In David Weinberger's new book, Everything is Miscellaneous (2007) I have been struck by one particular example that I think we should heed as elearning educators. On page 112 he gives an example of the BBC's efforts to make their content available digitally. Weinberger writes,
" The BBC system standardizes over three hundred different attributes that may apply to recorded material, including subject, producers, language, length, type of media, even whether it has won any awards."
I am thinking that if radio and television requires 300 attributes to capture all the dimensions of this work, how many attributes do we need for learning materials. I am thinking that we have underestimated the extent of metadata that we need to add to text, images, etc. in order to make this material easily usable by other teachers. We have not understood the conceptual work that we need to do to make learning materials easily modular for use by others.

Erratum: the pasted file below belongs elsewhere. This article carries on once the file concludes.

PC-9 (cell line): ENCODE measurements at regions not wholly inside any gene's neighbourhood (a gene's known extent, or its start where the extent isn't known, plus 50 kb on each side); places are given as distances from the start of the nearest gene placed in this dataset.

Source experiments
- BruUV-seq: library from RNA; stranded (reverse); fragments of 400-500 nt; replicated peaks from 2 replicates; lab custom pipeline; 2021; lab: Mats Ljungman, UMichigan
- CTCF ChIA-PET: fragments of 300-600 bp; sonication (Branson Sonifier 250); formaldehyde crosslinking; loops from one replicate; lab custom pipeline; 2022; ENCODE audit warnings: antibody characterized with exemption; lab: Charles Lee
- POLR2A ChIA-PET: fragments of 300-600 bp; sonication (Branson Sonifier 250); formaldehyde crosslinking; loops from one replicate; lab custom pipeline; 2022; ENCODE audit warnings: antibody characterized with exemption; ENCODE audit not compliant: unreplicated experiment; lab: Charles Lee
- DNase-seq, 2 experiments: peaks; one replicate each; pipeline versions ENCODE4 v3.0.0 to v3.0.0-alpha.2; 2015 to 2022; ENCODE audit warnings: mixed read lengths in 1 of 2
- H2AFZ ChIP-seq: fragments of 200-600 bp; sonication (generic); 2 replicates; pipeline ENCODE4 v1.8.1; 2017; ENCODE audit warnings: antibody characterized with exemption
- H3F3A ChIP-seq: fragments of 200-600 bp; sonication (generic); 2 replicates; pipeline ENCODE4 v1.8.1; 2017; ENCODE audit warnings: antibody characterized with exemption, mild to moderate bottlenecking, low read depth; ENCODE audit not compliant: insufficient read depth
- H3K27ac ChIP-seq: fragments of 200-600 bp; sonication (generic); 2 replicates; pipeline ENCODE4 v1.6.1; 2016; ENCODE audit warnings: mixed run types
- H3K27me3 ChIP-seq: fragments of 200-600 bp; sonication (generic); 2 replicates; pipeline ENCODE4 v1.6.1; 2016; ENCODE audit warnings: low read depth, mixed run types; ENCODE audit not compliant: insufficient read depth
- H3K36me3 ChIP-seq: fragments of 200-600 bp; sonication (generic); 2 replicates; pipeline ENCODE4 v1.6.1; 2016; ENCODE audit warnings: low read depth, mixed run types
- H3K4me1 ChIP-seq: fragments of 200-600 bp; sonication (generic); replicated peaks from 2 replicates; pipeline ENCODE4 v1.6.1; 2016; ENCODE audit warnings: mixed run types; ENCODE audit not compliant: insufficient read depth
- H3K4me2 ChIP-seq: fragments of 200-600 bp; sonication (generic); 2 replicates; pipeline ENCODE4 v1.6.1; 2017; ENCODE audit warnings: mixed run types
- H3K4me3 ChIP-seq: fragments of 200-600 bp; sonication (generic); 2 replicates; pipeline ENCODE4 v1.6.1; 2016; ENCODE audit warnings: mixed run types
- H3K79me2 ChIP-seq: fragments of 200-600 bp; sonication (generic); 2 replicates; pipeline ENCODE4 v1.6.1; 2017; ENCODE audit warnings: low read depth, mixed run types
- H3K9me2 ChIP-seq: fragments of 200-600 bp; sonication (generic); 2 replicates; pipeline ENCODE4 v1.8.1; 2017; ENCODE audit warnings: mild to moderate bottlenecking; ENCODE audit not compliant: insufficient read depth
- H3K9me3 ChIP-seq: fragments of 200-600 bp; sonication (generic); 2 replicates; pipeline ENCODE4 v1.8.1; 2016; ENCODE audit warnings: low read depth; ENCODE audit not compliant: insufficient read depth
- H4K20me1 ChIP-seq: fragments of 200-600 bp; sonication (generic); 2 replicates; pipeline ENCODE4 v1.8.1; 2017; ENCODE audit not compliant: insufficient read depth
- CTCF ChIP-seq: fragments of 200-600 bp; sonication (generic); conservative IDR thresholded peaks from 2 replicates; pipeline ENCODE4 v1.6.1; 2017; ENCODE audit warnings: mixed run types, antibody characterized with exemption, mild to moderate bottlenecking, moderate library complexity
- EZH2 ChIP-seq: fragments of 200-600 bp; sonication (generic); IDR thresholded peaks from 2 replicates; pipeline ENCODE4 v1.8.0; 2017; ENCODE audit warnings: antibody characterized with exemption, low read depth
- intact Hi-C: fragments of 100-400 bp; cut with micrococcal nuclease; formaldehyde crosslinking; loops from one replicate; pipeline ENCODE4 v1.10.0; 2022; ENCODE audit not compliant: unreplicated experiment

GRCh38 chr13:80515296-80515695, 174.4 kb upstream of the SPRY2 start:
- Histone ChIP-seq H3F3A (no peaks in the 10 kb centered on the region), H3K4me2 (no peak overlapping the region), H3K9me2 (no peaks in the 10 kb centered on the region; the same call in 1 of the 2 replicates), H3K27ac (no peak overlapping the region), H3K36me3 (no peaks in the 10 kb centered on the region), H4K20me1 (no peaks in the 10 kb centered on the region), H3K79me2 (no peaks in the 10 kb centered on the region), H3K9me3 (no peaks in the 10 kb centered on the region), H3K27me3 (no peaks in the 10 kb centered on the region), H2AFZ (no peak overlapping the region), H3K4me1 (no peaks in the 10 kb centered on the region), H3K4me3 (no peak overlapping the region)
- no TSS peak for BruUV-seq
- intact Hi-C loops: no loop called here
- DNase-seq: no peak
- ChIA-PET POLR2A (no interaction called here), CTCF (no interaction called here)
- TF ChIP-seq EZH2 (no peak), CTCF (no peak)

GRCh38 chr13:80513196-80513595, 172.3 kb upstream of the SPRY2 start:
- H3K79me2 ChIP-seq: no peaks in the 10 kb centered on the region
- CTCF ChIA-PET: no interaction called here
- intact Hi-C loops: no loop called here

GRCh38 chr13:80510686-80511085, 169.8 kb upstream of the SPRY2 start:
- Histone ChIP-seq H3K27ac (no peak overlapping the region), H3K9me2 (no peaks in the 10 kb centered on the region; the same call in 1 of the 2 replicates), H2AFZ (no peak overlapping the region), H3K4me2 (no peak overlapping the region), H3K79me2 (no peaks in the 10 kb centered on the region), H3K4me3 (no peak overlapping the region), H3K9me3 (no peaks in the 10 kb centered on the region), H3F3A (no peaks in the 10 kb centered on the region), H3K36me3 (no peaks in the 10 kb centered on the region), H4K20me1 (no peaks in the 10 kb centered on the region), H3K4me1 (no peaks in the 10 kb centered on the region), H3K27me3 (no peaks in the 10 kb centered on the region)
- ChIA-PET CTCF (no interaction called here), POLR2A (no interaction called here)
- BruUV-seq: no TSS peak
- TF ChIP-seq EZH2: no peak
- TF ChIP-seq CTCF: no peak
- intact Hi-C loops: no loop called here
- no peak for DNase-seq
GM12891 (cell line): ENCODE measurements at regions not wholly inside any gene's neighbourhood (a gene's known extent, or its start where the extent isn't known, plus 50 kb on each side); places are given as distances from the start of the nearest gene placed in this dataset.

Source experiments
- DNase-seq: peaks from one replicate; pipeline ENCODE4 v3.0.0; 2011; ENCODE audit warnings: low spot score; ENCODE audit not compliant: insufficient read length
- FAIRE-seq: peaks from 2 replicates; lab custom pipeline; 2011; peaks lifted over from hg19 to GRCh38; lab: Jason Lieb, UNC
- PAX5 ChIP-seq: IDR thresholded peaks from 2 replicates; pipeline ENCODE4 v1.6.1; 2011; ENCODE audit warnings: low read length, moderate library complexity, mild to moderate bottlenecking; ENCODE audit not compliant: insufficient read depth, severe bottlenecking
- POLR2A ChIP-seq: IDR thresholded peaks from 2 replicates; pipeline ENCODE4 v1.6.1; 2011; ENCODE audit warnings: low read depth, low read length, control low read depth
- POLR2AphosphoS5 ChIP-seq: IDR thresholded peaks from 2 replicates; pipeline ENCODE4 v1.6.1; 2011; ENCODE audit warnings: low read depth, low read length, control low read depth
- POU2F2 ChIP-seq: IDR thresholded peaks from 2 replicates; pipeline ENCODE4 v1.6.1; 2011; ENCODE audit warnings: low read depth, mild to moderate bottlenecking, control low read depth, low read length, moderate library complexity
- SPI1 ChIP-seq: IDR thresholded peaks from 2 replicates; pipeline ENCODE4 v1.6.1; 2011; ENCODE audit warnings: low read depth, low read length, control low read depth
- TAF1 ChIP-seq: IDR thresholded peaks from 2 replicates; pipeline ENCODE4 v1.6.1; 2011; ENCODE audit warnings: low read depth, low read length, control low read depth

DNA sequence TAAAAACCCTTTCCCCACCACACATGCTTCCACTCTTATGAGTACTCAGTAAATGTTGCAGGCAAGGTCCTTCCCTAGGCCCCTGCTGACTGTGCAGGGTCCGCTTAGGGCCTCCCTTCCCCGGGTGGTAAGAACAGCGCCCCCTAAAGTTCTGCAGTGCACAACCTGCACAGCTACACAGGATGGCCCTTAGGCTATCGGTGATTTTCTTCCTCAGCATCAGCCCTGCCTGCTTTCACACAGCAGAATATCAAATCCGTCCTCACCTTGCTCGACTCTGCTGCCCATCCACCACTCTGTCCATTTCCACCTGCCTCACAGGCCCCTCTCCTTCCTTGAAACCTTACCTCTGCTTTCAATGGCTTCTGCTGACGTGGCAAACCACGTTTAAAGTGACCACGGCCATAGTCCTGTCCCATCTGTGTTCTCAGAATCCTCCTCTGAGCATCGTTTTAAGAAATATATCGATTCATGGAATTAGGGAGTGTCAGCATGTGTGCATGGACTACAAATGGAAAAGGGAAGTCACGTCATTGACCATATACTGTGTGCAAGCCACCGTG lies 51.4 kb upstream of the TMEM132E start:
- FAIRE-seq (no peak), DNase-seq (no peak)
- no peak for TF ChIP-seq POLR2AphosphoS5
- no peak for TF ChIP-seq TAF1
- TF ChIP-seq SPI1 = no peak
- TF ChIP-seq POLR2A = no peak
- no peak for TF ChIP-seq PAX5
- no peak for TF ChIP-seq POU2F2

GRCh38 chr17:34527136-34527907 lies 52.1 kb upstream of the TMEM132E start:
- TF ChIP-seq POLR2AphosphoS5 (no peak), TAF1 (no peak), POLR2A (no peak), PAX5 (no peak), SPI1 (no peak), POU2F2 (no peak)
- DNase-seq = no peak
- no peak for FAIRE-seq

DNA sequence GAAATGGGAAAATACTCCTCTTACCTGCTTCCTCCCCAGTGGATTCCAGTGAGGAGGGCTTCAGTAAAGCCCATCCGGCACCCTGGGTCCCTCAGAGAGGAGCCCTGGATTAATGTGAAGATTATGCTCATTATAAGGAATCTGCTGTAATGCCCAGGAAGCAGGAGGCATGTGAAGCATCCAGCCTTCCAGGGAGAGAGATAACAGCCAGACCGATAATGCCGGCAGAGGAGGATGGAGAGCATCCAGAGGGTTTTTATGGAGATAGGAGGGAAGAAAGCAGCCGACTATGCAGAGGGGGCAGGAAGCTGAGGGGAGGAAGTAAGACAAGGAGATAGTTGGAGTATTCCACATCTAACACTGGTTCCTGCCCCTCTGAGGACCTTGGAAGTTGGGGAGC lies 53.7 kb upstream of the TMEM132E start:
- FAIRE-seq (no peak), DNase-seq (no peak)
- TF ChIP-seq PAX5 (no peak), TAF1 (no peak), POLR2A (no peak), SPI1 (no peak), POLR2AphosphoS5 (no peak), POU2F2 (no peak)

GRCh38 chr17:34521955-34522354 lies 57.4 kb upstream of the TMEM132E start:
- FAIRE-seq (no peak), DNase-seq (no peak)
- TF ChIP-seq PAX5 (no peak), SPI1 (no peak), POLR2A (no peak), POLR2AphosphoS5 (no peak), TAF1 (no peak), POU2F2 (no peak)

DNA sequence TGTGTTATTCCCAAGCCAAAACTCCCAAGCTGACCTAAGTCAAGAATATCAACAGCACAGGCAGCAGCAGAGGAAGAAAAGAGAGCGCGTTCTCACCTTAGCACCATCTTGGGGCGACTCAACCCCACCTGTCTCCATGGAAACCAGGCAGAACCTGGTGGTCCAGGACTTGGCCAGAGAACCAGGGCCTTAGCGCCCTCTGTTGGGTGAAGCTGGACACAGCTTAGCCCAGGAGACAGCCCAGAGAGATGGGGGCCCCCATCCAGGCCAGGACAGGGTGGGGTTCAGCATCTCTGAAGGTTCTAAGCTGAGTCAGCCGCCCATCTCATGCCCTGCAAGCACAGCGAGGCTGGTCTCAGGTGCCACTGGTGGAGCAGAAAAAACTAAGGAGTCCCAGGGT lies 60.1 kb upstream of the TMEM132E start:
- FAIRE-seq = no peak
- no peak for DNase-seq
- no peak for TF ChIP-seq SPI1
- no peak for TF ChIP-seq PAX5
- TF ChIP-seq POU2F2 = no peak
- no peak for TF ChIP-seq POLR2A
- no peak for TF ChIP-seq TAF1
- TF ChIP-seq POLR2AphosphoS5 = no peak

Weinberger also reports that Tom Coates and Matt Webb also have given much thought to how find programming, navigate it and use it. They ended up with a decision that the "the most useful object-- the one that accords best with how the audience thinks about programming-- was an episode, ..." Here is another lesson for elearning designers. Have we figured out the right "unit of teaching" or "unit of learning" for our audience? Is this different for teachers than students? It seems to me that rather than work on "microlearning" or "learning objects" we might be better off trying to figure out the "most useful object" for our audience.